In his New Yorker Festival talk, Malcolm Gladwell argued that 1975 was the watershed year that talent in America started to get paid what it was worth.
Predictably, he spoke at some length about Marvin Miller, the visionary leader of the baseball players' union who led the ballplayers from indentured servitude to a promised land of princely riches.
In an early meeting with San Francisco Giants players at their spring training camp in Scottsdale, Ariz., Miller was having trouble convincing his charges that they were entitled to earn more than the relative pittance to which they had grown accustomed.
Miller singled out Bobby Bonds, then one of the best players in the game, who like many players often had his young son in tow around camp. The younger Bonds was already showing signs of baseball greatness.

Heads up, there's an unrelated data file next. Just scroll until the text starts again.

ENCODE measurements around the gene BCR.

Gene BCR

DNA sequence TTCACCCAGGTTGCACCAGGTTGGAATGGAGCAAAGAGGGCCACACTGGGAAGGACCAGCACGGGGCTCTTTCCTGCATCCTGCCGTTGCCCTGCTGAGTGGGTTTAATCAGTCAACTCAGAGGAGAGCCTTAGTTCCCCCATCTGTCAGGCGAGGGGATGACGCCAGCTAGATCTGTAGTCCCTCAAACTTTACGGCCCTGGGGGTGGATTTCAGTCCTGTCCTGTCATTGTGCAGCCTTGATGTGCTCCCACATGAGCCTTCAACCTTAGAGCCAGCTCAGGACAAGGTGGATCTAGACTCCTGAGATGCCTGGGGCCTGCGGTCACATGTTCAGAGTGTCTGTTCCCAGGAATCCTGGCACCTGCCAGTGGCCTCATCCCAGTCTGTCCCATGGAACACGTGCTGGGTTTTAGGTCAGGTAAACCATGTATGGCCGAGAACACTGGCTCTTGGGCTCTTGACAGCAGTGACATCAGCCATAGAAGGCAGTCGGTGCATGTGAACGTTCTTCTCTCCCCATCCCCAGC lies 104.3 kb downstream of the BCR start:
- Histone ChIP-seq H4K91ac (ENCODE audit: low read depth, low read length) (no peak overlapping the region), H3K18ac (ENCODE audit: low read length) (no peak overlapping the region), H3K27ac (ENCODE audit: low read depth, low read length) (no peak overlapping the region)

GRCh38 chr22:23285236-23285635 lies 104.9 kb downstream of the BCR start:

Miller told the players that if they followed the template set by other American labor unions, and if Bonds' son one day made it to the major leagues, he would earn more in one season than his father had made in his entire career.
Not only did that come to pass, but the $22 million that Barry Bonds earned in 2002 was more than Bobby Bonds and all of his teammates made in their entire careers combined.
Gladwell also described the frosty relationship between the feisty, confrontational, Fu Manchu-mustachioed Miller and baseball commissioner Bowie Kuhn, whom Miller viewed as an effete, weak-willed, bow tie-wearing, whisky-sipping Ivy Leaguer.
At one point Kuhn complained that Miller would not join him for a friendly meal. Miller responded that Kuhn merely wanted to pick his brain, and that the prospects for a reciprocal benefit were slim.
Gladwell also told of the current irrationality of both income and perspective at the highest levels of the American economy: